The materials used can make a huge difference in the performance and durability of a racket. Therefore, the price is affected. One thing you will notice is that many high-end rackets utilize graphite or a composite. These materials are more expensive than aluminum, for example. Cheaper entry-level rackets often feel heavier and more cumbersome because they are made with materials that are heavier and less resilient.
Related Read: Parts of a Tennis Racket
Furthermore, the overall design of the racket influences the cost. The materials used are often bolstered by the design, which is not created on a whim. Engineers and other individuals are employed to come up with rackets that not only look good but performs well. Naturally, the more people needed to design the racket, the pricier it becomes.
A lot of new technology has been released throughout the years. Entry-level rackets for beginners tend to use a lot of fancy words for things that come standard. For example, Wilson like to call their aluminum rackets “AirLite Alloy.” It sounds good, but it really is no different from regular aluminum. Some beginner-level rackets have larger heads to increase the sweet spot. Some have shock sleeves to reduce vibrations.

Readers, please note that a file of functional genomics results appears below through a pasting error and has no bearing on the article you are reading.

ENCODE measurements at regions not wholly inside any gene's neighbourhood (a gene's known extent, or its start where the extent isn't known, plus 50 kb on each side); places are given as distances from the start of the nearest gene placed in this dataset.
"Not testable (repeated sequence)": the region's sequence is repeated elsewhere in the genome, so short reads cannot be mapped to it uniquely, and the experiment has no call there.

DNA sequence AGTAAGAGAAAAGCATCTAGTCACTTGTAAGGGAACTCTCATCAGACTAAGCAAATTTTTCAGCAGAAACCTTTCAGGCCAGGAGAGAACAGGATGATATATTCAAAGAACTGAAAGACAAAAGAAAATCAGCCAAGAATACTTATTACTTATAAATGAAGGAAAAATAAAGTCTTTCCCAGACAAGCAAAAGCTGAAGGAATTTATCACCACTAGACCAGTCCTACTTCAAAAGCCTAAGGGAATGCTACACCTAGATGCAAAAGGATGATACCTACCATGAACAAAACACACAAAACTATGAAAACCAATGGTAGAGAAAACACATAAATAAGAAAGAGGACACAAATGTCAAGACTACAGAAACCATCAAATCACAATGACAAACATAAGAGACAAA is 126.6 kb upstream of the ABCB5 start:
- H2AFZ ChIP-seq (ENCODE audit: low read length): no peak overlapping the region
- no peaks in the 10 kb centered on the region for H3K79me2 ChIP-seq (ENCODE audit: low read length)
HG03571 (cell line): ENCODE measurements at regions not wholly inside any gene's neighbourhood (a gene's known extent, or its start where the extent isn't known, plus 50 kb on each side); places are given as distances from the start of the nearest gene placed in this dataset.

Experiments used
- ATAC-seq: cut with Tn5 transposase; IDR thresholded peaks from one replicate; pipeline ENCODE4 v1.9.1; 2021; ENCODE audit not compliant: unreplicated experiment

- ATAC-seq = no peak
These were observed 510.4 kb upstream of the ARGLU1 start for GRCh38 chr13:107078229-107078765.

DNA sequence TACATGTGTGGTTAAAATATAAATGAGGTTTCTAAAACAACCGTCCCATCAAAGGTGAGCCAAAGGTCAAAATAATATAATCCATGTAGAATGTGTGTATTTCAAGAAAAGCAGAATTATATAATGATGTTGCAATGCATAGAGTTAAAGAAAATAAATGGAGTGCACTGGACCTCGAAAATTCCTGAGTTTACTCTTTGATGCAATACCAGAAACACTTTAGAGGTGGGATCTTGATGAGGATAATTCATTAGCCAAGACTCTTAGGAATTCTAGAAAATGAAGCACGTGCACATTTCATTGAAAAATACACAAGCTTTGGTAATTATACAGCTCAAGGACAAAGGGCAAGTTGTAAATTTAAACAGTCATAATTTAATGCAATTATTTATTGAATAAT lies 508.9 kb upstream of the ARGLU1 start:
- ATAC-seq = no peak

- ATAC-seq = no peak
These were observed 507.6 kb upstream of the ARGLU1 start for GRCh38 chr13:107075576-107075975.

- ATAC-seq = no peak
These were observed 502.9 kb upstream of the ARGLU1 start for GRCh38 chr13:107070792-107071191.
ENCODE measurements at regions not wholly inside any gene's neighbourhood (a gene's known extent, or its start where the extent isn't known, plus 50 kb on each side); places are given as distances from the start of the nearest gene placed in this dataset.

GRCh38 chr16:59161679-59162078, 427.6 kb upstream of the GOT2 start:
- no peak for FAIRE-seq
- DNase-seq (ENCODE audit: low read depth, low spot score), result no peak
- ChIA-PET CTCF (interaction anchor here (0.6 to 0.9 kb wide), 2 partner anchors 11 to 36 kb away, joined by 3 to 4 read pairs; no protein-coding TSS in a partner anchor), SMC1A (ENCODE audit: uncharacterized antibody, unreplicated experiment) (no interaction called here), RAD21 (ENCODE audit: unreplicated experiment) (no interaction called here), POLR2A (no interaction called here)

A professional level racket, though, is going to have much more. For example, Babolat rackets use things like FSI Spin, where the grommets are spaced out to improve snapback and generate way more spin than an entry-level racket. The more expensive the racket, the greater the chance that you are getting something with far more integrated technology.
How well something is designed and constructed is also important to consider. Take, for instance, the Wilson Energy XL, a decent entry-level racket for a beginner. The entire racket is made of aluminum and is composed of several pieces of metal. That disperses some of the strength and durability that you would see in a professional grade racket. The Babolat Pure Aero looks strikingly similar to the Wilson Energy XL, but the Pure Aero is a single piece of graphite, not separate pieces.
Endorsements & Marketing
How a brand markets itself and who uses said racket is also going to play a role in how expensive that racket ends up. For instance, when Rafael Nadal decided to start using the Babolat Pure Aero 2019, the demand—and the price—skyrocketed. Rackets that are used by professionals are naturally going to have a higher price than those that are used by the common person. However, there is nothing wrong with picking up the Honda Civic of tennis rackets, especially when you are just starting out.
What Kind of Rackets Do the Pros Use?
Curious to know what the top players in the world have paid for their rackets? Below is a list of players, the rackets they use, and how much those rackets cost:
- Roger Federer’s Tennis Racquet: Before his retirement, Federer used and endorsed the Wilson Pro Staff 97 RF, which costs about $250.00-$300.00. However, his racket has undergone modifications, which would increase the market price.